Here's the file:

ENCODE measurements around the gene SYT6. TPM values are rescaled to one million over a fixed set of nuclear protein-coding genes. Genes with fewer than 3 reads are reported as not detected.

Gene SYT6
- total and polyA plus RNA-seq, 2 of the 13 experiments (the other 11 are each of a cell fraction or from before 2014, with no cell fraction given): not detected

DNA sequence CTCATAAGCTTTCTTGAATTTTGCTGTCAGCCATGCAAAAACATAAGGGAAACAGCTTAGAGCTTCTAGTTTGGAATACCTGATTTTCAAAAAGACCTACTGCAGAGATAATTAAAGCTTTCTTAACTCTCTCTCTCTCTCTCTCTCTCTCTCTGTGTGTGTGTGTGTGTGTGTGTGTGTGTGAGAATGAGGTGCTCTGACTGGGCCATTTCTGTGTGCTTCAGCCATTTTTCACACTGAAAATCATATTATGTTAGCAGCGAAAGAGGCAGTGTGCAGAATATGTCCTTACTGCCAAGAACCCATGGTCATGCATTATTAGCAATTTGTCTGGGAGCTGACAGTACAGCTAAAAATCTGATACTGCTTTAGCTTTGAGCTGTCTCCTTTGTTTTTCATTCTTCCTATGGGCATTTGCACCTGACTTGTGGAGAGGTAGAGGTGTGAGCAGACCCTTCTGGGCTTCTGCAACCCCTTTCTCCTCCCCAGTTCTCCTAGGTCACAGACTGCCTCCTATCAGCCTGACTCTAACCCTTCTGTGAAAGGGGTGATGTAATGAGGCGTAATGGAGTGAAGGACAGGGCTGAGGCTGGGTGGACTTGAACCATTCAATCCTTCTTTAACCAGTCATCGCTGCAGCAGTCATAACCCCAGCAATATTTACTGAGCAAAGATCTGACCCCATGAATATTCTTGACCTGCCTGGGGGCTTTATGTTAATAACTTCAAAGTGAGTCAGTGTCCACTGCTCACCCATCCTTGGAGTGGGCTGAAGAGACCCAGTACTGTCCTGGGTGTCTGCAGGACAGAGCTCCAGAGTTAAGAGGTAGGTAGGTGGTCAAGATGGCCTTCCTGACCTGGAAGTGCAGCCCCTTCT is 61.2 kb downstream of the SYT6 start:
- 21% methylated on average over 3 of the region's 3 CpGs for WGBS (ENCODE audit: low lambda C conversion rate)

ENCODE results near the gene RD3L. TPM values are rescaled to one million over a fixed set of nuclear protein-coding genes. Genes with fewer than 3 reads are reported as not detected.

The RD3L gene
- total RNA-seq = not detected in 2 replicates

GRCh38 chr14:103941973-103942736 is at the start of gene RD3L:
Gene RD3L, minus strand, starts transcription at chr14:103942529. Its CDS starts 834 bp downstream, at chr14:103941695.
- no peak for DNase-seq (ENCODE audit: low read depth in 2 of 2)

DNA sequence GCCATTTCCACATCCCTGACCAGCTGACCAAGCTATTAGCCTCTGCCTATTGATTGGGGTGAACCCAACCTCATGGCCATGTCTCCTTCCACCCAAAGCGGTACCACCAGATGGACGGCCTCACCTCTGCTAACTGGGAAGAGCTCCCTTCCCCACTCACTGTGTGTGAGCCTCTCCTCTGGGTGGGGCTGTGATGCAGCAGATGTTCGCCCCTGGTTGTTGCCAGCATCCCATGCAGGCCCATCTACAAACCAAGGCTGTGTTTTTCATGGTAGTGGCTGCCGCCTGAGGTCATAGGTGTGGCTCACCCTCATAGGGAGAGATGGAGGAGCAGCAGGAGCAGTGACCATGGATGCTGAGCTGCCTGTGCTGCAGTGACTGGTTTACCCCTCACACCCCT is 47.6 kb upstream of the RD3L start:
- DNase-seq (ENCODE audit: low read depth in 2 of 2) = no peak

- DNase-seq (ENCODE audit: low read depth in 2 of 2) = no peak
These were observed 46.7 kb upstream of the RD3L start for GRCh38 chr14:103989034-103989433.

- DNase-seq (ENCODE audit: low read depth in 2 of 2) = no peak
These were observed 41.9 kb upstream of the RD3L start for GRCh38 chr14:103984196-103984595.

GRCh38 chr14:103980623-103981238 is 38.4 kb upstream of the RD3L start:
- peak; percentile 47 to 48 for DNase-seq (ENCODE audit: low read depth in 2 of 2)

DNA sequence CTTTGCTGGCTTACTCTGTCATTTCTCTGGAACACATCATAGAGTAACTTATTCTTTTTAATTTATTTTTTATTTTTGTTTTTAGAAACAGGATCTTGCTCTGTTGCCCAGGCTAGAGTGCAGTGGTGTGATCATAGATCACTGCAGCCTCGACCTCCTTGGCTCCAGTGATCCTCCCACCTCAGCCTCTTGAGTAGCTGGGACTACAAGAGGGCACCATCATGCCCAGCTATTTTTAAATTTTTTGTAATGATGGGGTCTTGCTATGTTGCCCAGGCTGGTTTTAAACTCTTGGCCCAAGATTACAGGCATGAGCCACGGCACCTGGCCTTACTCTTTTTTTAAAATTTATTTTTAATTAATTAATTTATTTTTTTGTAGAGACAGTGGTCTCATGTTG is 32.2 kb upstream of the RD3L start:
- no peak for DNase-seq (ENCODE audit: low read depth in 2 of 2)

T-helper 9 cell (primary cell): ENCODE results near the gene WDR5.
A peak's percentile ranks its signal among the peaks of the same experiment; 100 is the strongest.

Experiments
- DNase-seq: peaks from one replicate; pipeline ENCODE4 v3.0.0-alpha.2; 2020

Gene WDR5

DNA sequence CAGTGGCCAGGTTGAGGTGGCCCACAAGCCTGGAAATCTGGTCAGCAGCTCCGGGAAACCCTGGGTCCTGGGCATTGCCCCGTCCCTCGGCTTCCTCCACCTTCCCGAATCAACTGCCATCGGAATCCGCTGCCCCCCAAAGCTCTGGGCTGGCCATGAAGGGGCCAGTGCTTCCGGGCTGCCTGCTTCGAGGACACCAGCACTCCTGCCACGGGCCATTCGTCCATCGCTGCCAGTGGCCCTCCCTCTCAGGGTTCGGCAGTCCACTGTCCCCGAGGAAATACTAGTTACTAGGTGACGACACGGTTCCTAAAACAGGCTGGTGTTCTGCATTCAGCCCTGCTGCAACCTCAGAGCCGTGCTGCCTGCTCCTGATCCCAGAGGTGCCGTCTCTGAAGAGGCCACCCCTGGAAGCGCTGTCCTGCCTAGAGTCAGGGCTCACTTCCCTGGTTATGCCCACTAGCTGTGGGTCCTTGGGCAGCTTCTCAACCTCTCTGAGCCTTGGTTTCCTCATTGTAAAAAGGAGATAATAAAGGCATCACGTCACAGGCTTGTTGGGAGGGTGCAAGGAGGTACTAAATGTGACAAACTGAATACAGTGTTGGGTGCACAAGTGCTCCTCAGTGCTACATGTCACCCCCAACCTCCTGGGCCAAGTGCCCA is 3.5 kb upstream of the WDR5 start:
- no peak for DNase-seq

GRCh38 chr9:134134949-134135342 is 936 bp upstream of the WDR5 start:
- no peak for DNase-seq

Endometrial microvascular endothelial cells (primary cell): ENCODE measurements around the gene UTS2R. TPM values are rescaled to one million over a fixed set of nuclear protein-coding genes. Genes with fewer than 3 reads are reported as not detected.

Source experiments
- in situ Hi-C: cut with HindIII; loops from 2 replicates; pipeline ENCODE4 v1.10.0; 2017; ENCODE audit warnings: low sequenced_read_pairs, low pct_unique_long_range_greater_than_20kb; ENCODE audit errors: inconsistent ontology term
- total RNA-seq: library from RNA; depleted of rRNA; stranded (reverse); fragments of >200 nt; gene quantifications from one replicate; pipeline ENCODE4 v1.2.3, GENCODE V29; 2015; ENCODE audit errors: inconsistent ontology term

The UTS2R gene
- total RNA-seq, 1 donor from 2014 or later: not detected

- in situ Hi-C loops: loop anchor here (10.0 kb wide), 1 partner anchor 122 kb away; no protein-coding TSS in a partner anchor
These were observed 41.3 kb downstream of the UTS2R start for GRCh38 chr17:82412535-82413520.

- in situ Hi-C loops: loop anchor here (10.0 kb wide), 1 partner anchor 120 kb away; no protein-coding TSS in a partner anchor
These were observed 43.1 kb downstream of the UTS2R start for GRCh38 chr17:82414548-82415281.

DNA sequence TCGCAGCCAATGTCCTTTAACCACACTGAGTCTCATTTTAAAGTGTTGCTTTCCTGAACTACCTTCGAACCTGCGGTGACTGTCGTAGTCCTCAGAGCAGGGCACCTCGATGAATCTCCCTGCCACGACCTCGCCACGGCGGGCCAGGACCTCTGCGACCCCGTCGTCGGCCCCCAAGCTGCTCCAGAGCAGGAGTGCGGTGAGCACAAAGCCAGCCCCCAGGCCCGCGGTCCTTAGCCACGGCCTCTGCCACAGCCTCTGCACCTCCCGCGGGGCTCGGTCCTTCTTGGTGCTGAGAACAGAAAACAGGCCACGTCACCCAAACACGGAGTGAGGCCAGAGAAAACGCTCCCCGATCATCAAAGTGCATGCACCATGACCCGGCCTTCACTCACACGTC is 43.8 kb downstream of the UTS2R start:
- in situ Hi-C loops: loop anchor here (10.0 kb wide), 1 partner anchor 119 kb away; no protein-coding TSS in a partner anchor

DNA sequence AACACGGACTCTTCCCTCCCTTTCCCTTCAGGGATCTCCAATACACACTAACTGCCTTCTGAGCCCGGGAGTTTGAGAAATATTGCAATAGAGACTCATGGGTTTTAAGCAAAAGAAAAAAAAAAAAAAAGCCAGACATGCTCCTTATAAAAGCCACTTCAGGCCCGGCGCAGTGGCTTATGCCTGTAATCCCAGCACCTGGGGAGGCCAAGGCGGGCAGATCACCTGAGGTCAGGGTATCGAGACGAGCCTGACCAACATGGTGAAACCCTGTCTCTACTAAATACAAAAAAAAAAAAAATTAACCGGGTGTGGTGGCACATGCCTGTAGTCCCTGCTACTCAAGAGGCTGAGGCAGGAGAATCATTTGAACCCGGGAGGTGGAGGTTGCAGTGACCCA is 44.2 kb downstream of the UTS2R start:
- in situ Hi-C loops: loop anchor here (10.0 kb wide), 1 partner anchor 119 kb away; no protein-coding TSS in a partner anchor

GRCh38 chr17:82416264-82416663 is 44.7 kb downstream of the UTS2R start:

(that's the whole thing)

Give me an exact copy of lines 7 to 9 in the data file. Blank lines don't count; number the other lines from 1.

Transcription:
The RD3L gene
- total RNA-seq = not detected in 2 replicates

GRCh38 chr14:103941973-103942736 is at the start of gene RD3L: